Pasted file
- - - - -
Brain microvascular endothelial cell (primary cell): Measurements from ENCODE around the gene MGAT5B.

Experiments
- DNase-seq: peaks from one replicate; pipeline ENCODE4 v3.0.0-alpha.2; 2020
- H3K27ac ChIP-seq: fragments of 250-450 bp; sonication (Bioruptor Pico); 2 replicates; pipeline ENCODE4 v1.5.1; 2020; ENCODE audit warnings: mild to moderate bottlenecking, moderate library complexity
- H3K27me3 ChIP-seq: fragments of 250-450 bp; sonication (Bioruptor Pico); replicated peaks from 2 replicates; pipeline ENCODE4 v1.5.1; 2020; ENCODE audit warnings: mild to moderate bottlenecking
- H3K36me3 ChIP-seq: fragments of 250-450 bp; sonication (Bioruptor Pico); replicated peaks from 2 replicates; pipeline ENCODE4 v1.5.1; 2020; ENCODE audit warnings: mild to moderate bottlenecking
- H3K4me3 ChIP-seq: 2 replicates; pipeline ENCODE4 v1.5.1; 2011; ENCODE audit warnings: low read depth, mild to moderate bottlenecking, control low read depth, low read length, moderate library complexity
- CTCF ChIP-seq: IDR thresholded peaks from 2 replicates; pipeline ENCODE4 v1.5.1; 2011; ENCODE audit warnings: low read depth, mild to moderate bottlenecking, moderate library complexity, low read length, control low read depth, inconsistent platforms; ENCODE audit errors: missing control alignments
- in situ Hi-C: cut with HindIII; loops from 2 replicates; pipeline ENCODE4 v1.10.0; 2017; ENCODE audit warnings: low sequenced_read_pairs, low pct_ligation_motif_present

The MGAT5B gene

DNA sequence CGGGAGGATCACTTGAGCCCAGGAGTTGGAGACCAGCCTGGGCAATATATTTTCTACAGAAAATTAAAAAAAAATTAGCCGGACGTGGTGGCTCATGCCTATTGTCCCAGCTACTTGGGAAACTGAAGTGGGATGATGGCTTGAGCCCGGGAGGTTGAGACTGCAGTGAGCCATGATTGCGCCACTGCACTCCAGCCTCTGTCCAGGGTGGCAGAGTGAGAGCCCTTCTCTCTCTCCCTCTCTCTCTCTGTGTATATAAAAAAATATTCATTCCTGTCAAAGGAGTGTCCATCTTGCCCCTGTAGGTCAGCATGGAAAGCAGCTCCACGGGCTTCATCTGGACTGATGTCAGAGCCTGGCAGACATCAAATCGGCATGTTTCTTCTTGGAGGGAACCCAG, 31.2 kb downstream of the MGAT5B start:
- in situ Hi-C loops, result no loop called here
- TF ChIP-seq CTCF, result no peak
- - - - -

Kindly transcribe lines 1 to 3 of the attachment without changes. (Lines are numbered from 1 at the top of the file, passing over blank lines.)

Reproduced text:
Brain microvascular endothelial cell (primary cell): Measurements from ENCODE around the gene MGAT5B.

Experiments
- DNase-seq: peaks from one replicate; pipeline ENCODE4 v3.0.0-alpha.2; 2020